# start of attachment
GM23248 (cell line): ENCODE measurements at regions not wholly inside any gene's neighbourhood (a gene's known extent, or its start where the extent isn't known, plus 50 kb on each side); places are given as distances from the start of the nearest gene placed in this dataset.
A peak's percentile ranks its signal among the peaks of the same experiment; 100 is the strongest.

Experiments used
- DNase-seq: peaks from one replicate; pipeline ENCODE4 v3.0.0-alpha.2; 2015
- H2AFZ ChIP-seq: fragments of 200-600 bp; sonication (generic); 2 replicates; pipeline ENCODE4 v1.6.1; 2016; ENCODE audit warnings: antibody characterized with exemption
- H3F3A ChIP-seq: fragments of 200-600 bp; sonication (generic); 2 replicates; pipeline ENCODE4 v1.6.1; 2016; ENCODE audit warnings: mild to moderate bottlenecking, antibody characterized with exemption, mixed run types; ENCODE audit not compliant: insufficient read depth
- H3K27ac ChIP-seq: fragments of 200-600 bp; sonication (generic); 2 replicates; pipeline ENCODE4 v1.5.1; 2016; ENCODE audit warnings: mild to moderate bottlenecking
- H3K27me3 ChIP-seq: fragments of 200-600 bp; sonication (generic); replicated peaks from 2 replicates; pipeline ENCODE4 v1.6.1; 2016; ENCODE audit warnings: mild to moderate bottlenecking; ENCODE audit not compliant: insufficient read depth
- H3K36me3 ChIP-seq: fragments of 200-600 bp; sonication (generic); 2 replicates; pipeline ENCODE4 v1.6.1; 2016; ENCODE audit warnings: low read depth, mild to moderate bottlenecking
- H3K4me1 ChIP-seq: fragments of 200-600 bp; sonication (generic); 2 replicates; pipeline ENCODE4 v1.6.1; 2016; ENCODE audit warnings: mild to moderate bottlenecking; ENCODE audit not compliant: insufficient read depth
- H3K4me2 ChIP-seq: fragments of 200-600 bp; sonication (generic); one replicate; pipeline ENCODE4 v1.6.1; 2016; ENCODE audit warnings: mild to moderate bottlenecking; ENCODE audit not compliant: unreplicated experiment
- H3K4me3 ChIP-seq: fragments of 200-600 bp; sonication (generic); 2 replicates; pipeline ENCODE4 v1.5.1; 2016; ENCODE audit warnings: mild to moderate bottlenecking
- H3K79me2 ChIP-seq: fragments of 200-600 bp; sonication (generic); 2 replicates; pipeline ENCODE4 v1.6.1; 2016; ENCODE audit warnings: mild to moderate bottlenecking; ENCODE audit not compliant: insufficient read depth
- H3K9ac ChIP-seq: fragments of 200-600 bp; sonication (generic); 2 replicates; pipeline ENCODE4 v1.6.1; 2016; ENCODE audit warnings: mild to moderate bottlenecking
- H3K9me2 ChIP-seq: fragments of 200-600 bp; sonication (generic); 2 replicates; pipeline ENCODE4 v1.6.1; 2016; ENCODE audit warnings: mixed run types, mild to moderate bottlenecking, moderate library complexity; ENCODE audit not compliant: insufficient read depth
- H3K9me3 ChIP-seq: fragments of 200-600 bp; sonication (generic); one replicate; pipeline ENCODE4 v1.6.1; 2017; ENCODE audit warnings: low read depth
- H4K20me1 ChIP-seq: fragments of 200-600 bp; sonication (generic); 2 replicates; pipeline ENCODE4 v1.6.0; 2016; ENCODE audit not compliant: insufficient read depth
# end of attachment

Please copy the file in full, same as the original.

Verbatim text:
GM23248 (cell line): ENCODE measurements at regions not wholly inside any gene's neighbourhood (a gene's known extent, or its start where the extent isn't known, plus 50 kb on each side); places are given as distances from the start of the nearest gene placed in this dataset.
A peak's percentile ranks its signal among the peaks of the same experiment; 100 is the strongest.

Experiments used
- DNase-seq: peaks from one replicate; pipeline ENCODE4 v3.0.0-alpha.2; 2015
- H2AFZ ChIP-seq: fragments of 200-600 bp; sonication (generic); 2 replicates; pipeline ENCODE4 v1.6.1; 2016; ENCODE audit warnings: antibody characterized with exemption
- H3F3A ChIP-seq: fragments of 200-600 bp; sonication (generic); 2 replicates; pipeline ENCODE4 v1.6.1; 2016; ENCODE audit warnings: mild to moderate bottlenecking, antibody characterized with exemption, mixed run types; ENCODE audit not compliant: insufficient read depth
- H3K27ac ChIP-seq: fragments of 200-600 bp; sonication (generic); 2 replicates; pipeline ENCODE4 v1.5.1; 2016; ENCODE audit warnings: mild to moderate bottlenecking
- H3K27me3 ChIP-seq: fragments of 200-600 bp; sonication (generic); replicated peaks from 2 replicates; pipeline ENCODE4 v1.6.1; 2016; ENCODE audit warnings: mild to moderate bottlenecking; ENCODE audit not compliant: insufficient read depth
- H3K36me3 ChIP-seq: fragments of 200-600 bp; sonication (generic); 2 replicates; pipeline ENCODE4 v1.6.1; 2016; ENCODE audit warnings: low read depth, mild to moderate bottlenecking
- H3K4me1 ChIP-seq: fragments of 200-600 bp; sonication (generic); 2 replicates; pipeline ENCODE4 v1.6.1; 2016; ENCODE audit warnings: mild to moderate bottlenecking; ENCODE audit not compliant: insufficient read depth
- H3K4me2 ChIP-seq: fragments of 200-600 bp; sonication (generic); one replicate; pipeline ENCODE4 v1.6.1; 2016; ENCODE audit warnings: mild to moderate bottlenecking; ENCODE audit not compliant: unreplicated experiment
- H3K4me3 ChIP-seq: fragments of 200-600 bp; sonication (generic); 2 replicates; pipeline ENCODE4 v1.5.1; 2016; ENCODE audit warnings: mild to moderate bottlenecking
- H3K79me2 ChIP-seq: fragments of 200-600 bp; sonication (generic); 2 replicates; pipeline ENCODE4 v1.6.1; 2016; ENCODE audit warnings: mild to moderate bottlenecking; ENCODE audit not compliant: insufficient read depth
- H3K9ac ChIP-seq: fragments of 200-600 bp; sonication (generic); 2 replicates; pipeline ENCODE4 v1.6.1; 2016; ENCODE audit warnings: mild to moderate bottlenecking
- H3K9me2 ChIP-seq: fragments of 200-600 bp; sonication (generic); 2 replicates; pipeline ENCODE4 v1.6.1; 2016; ENCODE audit warnings: mixed run types, mild to moderate bottlenecking, moderate library complexity; ENCODE audit not compliant: insufficient read depth
- H3K9me3 ChIP-seq: fragments of 200-600 bp; sonication (generic); one replicate; pipeline ENCODE4 v1.6.1; 2017; ENCODE audit warnings: low read depth
- H4K20me1 ChIP-seq: fragments of 200-600 bp; sonication (generic); 2 replicates; pipeline ENCODE4 v1.6.0; 2016; ENCODE audit not compliant: insufficient read depth